Advocates for a higher statewide minimum wage rallied at the Capitol on Thursday following a hearing in the House Labor & Workforce Development committee on the issue.
Lawmakers heard from supporters who say the state’s minimum wage of $9.32 an hour isn’t keeping up with inflation, as well as detractors who warn it will drive business out of the state.
David Burroughs, vice chairman of Cascade Design, told legislators that Seattle’s $15 dollar-an-hour wage campaign took him by surprise. He estimates it will cost his business $2 million dollars per year.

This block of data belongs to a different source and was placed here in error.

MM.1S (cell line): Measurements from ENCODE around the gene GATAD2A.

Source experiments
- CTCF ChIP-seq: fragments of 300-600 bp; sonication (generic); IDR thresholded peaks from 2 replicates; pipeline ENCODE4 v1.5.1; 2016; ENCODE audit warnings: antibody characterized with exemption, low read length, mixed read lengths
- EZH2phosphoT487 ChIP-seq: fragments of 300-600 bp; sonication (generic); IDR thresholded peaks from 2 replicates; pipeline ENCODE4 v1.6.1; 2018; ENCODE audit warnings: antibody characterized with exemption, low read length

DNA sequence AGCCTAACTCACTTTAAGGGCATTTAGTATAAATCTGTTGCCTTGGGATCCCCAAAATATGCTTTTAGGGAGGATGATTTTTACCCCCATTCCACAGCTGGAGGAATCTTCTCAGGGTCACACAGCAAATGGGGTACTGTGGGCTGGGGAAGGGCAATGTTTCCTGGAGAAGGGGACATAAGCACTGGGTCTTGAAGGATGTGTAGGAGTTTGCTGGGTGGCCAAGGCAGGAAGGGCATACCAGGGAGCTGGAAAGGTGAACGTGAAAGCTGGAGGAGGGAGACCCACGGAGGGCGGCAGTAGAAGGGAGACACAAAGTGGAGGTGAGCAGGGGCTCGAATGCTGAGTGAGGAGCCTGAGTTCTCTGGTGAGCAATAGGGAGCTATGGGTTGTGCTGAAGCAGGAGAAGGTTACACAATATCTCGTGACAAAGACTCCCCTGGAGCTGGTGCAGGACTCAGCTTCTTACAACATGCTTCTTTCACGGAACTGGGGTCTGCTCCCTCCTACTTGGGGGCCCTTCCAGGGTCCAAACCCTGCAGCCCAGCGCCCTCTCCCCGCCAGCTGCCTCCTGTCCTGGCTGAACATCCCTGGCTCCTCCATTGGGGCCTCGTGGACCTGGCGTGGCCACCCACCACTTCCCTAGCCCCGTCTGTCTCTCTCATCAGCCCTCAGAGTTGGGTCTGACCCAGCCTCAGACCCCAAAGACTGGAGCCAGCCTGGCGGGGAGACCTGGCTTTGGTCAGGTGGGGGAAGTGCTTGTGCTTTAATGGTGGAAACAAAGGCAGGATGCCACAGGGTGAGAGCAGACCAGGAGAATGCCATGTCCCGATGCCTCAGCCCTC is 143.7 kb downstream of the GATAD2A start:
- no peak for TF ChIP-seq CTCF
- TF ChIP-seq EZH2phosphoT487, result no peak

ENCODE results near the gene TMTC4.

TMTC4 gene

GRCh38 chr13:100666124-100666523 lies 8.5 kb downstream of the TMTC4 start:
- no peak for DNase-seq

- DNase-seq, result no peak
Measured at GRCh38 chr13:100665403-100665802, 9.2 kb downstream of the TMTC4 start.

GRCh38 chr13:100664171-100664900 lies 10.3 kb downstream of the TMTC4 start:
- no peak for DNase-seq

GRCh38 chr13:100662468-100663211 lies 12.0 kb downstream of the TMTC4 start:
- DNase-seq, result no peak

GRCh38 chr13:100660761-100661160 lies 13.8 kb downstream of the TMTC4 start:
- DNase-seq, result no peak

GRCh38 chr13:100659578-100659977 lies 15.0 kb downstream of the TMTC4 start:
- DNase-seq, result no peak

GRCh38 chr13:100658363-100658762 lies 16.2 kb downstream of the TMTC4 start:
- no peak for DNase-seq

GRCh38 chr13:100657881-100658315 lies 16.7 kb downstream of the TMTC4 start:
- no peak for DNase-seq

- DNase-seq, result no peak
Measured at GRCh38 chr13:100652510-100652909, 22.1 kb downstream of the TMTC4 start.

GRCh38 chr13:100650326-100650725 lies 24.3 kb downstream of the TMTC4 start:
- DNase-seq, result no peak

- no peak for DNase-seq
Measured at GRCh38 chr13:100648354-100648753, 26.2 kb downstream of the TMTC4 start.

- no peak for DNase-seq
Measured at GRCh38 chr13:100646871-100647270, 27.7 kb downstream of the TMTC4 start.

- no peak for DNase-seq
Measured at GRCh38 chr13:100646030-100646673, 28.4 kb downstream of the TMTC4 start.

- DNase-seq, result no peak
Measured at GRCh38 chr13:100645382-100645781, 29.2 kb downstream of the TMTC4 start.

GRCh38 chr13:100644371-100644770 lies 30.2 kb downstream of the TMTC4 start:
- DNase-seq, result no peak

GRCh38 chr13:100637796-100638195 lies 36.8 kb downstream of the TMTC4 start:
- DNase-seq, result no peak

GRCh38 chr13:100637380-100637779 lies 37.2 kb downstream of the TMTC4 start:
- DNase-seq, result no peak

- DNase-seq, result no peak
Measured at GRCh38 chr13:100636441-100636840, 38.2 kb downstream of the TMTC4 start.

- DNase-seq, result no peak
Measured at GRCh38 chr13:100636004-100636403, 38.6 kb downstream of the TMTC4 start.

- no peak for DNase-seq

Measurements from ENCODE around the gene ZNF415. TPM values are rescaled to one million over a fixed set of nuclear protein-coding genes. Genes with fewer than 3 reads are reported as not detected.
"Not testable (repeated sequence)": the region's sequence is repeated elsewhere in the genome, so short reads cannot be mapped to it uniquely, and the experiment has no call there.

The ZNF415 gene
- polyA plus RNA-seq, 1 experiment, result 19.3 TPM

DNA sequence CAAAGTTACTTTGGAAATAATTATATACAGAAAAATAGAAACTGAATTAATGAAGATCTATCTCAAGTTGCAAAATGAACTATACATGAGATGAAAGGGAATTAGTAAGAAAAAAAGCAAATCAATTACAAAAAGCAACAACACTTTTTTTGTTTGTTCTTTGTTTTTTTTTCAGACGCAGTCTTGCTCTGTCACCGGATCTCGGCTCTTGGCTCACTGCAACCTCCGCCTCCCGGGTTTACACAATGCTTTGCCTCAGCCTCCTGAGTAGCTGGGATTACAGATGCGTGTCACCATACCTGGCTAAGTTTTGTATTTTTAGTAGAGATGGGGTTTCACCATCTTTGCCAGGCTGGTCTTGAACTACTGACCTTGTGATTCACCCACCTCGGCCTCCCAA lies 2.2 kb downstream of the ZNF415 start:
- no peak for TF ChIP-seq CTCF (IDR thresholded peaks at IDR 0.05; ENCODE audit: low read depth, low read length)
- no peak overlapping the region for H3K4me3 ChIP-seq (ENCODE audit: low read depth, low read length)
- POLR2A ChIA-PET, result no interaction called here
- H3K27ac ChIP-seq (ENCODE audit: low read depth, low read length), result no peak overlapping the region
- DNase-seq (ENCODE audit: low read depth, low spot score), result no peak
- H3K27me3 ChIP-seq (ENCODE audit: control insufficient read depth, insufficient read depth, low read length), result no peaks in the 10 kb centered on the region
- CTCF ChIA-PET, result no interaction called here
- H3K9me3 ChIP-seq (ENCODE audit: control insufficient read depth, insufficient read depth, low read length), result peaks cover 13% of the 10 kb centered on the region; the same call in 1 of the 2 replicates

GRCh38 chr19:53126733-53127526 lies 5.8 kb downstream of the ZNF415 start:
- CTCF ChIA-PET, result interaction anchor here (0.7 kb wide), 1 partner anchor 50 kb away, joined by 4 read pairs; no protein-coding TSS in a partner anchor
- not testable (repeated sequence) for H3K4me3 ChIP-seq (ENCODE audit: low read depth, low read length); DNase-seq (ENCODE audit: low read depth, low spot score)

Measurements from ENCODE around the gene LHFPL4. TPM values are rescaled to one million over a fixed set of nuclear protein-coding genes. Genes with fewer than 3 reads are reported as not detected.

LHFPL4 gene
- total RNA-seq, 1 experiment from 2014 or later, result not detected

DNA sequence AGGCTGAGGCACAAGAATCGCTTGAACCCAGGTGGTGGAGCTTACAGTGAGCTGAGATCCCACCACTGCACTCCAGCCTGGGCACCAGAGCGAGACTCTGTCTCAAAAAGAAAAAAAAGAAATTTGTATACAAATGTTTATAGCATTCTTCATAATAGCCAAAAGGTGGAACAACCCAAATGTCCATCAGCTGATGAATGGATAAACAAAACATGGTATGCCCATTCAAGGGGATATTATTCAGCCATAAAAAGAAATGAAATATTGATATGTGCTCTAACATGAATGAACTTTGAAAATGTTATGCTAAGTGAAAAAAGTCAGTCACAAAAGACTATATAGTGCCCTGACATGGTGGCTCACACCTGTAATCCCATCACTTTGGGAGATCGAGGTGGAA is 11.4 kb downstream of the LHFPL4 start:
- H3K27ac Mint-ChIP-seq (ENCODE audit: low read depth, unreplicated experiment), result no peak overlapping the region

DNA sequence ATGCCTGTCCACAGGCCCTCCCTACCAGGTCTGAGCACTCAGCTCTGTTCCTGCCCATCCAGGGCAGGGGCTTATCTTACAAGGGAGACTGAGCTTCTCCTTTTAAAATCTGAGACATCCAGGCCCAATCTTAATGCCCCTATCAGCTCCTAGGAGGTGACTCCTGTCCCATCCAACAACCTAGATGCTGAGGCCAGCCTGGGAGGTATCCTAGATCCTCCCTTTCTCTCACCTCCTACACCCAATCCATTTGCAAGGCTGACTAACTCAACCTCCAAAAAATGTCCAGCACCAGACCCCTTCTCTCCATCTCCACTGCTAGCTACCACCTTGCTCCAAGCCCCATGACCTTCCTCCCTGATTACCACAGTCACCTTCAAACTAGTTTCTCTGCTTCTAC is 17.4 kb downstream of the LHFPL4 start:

The company, which makes outdoor gear and equipment, will have three to five years to phase in the higher wage under Seattle’s new law. But Burroughs says he has been “forced to look at alternatives,” including possibly moving some work outside of Washington.
“Our lowest-skilled positions won’t be viable in Seattle,” he said.
Ben Henry of the Alliance for a Just Society was among supporters of a higher wage who told legislators the wage should be increased to keep up with the cost of living. He said people are being forced to make trade-offs to make ends meet, such as foregoing health insurance.
“Our current minimum wage is indexed to inflation, but we see evidence that it isn’t enough,” he said.
TVW taped the hearing. Watch it here.